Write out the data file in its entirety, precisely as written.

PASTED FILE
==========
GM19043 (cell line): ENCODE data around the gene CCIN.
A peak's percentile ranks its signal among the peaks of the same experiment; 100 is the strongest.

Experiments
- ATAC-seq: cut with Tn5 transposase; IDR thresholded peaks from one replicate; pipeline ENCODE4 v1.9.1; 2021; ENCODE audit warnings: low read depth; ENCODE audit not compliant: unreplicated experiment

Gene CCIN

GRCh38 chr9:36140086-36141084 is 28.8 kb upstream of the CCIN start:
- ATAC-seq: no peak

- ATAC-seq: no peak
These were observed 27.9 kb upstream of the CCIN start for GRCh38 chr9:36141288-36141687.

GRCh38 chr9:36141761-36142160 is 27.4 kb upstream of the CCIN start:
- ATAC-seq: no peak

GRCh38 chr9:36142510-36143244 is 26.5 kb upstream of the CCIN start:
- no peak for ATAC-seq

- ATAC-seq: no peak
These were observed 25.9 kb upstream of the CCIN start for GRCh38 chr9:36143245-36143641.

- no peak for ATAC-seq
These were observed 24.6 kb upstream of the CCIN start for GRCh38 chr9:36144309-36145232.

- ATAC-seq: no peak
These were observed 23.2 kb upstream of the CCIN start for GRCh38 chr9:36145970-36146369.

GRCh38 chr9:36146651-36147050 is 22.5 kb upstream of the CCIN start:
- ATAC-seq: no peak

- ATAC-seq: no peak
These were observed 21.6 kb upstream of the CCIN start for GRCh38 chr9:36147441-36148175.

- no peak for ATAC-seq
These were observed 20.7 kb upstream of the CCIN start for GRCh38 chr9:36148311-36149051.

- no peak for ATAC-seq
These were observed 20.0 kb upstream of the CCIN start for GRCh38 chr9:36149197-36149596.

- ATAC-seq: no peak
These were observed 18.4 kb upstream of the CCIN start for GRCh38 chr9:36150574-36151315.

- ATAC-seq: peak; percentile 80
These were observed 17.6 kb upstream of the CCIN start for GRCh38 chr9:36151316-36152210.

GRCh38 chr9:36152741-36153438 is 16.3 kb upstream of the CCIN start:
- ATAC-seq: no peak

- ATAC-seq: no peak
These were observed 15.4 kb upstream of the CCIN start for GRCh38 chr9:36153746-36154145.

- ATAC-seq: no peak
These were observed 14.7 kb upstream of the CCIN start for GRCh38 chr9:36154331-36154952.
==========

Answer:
GM19043 (cell line): ENCODE data around the gene CCIN.
A peak's percentile ranks its signal among the peaks of the same experiment; 100 is the strongest.

Experiments
- ATAC-seq: cut with Tn5 transposase; IDR thresholded peaks from one replicate; pipeline ENCODE4 v1.9.1; 2021; ENCODE audit warnings: low read depth; ENCODE audit not compliant: unreplicated experiment

Gene CCIN

GRCh38 chr9:36140086-36141084 is 28.8 kb upstream of the CCIN start:
- ATAC-seq: no peak

- ATAC-seq: no peak
These were observed 27.9 kb upstream of the CCIN start for GRCh38 chr9:36141288-36141687.

GRCh38 chr9:36141761-36142160 is 27.4 kb upstream of the CCIN start:
- ATAC-seq: no peak

GRCh38 chr9:36142510-36143244 is 26.5 kb upstream of the CCIN start:
- no peak for ATAC-seq

- ATAC-seq: no peak
These were observed 25.9 kb upstream of the CCIN start for GRCh38 chr9:36143245-36143641.

- no peak for ATAC-seq
These were observed 24.6 kb upstream of the CCIN start for GRCh38 chr9:36144309-36145232.

- ATAC-seq: no peak
These were observed 23.2 kb upstream of the CCIN start for GRCh38 chr9:36145970-36146369.

GRCh38 chr9:36146651-36147050 is 22.5 kb upstream of the CCIN start:
- ATAC-seq: no peak

- ATAC-seq: no peak
These were observed 21.6 kb upstream of the CCIN start for GRCh38 chr9:36147441-36148175.

- no peak for ATAC-seq
These were observed 20.7 kb upstream of the CCIN start for GRCh38 chr9:36148311-36149051.

- no peak for ATAC-seq
These were observed 20.0 kb upstream of the CCIN start for GRCh38 chr9:36149197-36149596.

- ATAC-seq: no peak
These were observed 18.4 kb upstream of the CCIN start for GRCh38 chr9:36150574-36151315.

- ATAC-seq: peak; percentile 80
These were observed 17.6 kb upstream of the CCIN start for GRCh38 chr9:36151316-36152210.

GRCh38 chr9:36152741-36153438 is 16.3 kb upstream of the CCIN start:
- ATAC-seq: no peak

- ATAC-seq: no peak
These were observed 15.4 kb upstream of the CCIN start for GRCh38 chr9:36153746-36154145.

- ATAC-seq: no peak
These were observed 14.7 kb upstream of the CCIN start for GRCh38 chr9:36154331-36154952.